Oct 15, 201901:15 PMMaking Madison
with Buckley Brinkman
An abundance mindset is part of our workforce problem
A critical switch is underway. Our future depends less on great answers for the skills gap and more about effective solutions to the looming body gap. Wisconsin does a terrific job addressing the skills gap — arguably better than any other state — but it won’t be enough to foster future economic growth. The demographics are overwhelmingly against us and are causing a stagnation in workforce growth — a stagnation that will last for at least two decades.
Rebekah Kowalski of the Manpower Group reminded me again at the NIST MEP Summit last month that we must switch our workforce strategy. Rebekah crystalized the issue perfectly when she said, “We approach our workforce with an abundance mindset even though we live in an era of scarcity.” She’s right. We manage our workforce like a disposable asset: If one employee doesn’t work out, we’ll go find another one. We would never tolerate a wasteful approach like this in other areas of our operation.
In fact, when making investment decisions, machines have the upper hand over workers. Companies throughout the state are running decades-old equipment. They make ongoing investments in maintenance and upgrades to keep those machines running. Contrast that to many companies’ workforce approaches where longer-term employees are shed because they are seen as more costly and less flexible than their younger counterparts. They take the approach that there is always someone better available — an abundance mindset.
But now there’s no one else available.
A thriving talent ecosystem demands tighter cooperation. In an era of abundance, companies could go it alone. Now, it’s critical to collaborate to build an ecosystem that develops our talent and keeps skills up to date — especially in an era of exponential change. The alliances we built to address the skills gap must be broader and more flexible to engage across companies, education, government, and even economic development organizations. These alliances can build focus and leverage critical resources across a broader base.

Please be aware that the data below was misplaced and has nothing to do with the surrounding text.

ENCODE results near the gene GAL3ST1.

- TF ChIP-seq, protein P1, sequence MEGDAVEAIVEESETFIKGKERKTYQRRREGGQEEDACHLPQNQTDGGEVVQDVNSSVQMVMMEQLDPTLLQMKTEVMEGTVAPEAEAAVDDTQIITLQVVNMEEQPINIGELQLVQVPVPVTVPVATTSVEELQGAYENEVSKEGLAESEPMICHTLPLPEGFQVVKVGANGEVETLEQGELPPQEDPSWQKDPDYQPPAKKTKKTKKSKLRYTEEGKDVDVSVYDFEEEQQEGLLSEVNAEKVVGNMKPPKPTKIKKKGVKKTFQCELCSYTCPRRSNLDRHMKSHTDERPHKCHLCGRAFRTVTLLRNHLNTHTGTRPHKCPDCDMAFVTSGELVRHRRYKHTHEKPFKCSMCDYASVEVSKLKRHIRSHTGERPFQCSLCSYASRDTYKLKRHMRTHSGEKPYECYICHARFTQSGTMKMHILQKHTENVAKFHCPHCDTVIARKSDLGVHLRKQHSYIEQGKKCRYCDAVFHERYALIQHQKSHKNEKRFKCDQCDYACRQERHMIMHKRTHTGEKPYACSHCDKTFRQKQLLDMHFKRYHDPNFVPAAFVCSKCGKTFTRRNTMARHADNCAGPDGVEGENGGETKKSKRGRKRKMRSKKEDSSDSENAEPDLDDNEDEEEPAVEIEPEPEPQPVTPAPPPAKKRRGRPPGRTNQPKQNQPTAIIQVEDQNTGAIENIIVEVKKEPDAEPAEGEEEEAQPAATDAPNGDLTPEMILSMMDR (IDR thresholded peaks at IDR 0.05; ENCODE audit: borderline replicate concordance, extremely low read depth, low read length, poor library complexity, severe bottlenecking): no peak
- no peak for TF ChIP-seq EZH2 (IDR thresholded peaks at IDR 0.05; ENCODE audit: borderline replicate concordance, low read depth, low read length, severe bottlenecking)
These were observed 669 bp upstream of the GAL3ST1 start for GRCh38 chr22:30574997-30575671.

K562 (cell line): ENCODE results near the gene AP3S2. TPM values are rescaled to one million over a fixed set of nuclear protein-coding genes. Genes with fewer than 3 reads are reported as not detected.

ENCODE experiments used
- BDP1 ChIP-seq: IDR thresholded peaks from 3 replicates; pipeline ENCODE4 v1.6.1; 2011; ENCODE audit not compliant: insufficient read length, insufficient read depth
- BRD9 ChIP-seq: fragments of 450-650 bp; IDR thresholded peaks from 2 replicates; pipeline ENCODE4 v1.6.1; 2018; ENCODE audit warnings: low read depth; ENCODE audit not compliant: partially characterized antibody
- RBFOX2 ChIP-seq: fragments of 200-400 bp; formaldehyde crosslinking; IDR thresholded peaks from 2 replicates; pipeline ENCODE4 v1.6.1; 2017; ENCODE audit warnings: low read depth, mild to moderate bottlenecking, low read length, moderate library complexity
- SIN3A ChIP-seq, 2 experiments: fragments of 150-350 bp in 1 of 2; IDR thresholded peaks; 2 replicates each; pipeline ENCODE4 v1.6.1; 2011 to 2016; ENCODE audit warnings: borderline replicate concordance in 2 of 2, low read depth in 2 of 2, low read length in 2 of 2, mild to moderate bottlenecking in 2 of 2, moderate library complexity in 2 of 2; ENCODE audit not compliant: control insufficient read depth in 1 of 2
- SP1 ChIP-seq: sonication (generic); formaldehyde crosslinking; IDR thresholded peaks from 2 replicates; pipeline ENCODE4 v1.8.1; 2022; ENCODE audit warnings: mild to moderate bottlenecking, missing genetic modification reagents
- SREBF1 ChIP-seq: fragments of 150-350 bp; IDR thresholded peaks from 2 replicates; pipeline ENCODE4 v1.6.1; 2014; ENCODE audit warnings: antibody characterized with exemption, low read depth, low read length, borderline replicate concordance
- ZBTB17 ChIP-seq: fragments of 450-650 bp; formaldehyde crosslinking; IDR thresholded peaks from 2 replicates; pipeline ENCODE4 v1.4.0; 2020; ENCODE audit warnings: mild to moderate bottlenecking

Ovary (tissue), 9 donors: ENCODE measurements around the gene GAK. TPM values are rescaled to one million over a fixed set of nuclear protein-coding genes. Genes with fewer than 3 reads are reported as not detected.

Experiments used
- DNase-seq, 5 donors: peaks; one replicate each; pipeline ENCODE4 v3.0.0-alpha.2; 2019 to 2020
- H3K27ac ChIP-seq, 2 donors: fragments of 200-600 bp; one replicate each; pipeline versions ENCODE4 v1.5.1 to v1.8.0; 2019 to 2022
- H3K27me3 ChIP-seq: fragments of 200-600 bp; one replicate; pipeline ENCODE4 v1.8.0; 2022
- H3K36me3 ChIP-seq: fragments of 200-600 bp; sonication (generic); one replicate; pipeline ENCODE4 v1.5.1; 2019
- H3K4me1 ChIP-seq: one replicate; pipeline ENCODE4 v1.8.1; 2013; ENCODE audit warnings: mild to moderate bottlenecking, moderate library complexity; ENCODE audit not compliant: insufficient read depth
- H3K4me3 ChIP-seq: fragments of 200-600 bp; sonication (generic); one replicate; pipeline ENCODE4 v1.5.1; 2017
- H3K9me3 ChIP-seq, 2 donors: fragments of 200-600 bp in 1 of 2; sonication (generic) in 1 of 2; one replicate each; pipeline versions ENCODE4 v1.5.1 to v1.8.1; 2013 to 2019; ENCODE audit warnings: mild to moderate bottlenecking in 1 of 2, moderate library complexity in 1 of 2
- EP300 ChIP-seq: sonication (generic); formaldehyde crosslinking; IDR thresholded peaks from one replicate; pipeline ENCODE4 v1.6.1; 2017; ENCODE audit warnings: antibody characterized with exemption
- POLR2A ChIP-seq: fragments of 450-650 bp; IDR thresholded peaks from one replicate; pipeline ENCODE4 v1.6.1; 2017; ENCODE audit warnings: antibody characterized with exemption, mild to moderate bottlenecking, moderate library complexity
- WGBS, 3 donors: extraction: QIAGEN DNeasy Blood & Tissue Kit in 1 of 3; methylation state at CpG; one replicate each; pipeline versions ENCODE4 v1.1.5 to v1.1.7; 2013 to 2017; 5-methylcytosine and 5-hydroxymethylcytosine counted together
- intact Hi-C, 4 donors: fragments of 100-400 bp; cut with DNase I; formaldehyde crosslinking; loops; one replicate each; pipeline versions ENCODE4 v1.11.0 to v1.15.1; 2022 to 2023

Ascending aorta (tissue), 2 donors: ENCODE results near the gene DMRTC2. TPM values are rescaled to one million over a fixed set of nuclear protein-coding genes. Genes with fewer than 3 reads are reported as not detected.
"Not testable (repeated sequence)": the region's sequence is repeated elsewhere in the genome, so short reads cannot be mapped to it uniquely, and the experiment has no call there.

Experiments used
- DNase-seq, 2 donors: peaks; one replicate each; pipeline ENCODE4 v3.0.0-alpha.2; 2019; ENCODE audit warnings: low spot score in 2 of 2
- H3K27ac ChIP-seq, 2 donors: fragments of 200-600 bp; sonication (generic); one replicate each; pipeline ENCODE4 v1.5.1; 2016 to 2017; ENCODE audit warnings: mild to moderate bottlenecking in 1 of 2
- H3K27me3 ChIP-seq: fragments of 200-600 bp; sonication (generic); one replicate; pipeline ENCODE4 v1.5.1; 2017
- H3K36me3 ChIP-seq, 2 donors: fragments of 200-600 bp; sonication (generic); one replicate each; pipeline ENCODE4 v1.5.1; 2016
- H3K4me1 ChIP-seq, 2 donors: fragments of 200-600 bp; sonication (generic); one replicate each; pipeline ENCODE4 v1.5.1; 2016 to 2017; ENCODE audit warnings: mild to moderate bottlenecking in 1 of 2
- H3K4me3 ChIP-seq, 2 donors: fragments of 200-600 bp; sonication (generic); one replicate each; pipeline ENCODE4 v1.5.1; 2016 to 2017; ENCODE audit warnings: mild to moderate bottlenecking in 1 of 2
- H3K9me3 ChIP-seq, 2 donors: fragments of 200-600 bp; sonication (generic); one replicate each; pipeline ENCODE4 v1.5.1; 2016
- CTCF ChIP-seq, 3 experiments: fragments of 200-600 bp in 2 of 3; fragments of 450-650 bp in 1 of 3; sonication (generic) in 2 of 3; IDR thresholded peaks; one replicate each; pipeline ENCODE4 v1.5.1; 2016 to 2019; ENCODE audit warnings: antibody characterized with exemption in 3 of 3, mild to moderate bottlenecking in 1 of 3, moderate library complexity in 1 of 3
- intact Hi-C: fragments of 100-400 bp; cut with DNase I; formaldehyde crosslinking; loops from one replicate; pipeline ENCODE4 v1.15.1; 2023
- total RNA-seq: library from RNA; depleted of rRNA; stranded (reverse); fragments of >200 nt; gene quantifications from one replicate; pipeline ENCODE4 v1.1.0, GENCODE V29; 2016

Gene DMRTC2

This era also requires us to rethink our hiring approaches. We hire for skills with a mindset of abundance — the person with the relevant experience and practical talent to fill specific slots. Over time, we tighten those skills requirements, often to the point where incumbents wouldn’t qualify for their own jobs. This time of scarcity requires a change in this approach. Now, we must hire for fit and potential, then develop the skill set necessary for the job. After all, it’s much easier to teach skills than culture.
All of this change also requires employers to be much more in tune with external trends to identify growing and declining jobs. Taking this outward view can reveal development opportunities where employees can bridge out of those disappearing jobs into roles that are more in demand. Kowalski provided a concrete example where an employer takes a payroll specialist (declining job) and develops him or her into an accounting clerk (less declining job) through to a financial analyst (growing job). This bridging requires more creativity and creates new talent pools.
It’s time to shift from an abundance to a scarcity mindset when considering our workforce. Workers are in short supply, so let’s act that way! We need to modify and broaden our approaches to the way we engage and develop our workforce. These new approaches will create a new talent abundance of productive employees ready for the future.
It’s a new era creating new opportunities for companies to make new advances. Broader workforce strategies will create new talent pools in unexpected places. We have the opportunity to change the body gap into a modern workforce excited about the future. Can we make the shift?
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